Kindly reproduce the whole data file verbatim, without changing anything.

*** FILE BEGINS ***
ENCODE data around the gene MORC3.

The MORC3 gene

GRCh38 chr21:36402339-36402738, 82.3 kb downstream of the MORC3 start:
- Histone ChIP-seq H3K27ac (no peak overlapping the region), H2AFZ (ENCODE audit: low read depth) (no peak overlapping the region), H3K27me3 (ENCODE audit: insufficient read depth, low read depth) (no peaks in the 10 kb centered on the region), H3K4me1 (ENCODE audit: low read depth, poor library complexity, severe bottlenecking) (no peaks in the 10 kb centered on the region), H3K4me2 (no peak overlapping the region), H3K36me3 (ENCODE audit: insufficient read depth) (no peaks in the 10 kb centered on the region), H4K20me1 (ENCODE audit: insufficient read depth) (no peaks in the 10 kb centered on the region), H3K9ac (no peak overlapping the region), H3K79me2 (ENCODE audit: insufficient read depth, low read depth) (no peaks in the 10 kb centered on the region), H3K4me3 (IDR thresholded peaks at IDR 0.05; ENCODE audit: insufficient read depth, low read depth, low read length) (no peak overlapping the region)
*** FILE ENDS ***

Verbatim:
ENCODE data around the gene MORC3.

The MORC3 gene

GRCh38 chr21:36402339-36402738, 82.3 kb downstream of the MORC3 start:
- Histone ChIP-seq H3K27ac (no peak overlapping the region), H2AFZ (ENCODE audit: low read depth) (no peak overlapping the region), H3K27me3 (ENCODE audit: insufficient read depth, low read depth) (no peaks in the 10 kb centered on the region), H3K4me1 (ENCODE audit: low read depth, poor library complexity, severe bottlenecking) (no peaks in the 10 kb centered on the region), H3K4me2 (no peak overlapping the region), H3K36me3 (ENCODE audit: insufficient read depth) (no peaks in the 10 kb centered on the region), H4K20me1 (ENCODE audit: insufficient read depth) (no peaks in the 10 kb centered on the region), H3K9ac (no peak overlapping the region), H3K79me2 (ENCODE audit: insufficient read depth, low read depth) (no peaks in the 10 kb centered on the region), H3K4me3 (IDR thresholded peaks at IDR 0.05; ENCODE audit: insufficient read depth, low read depth, low read length) (no peak overlapping the region)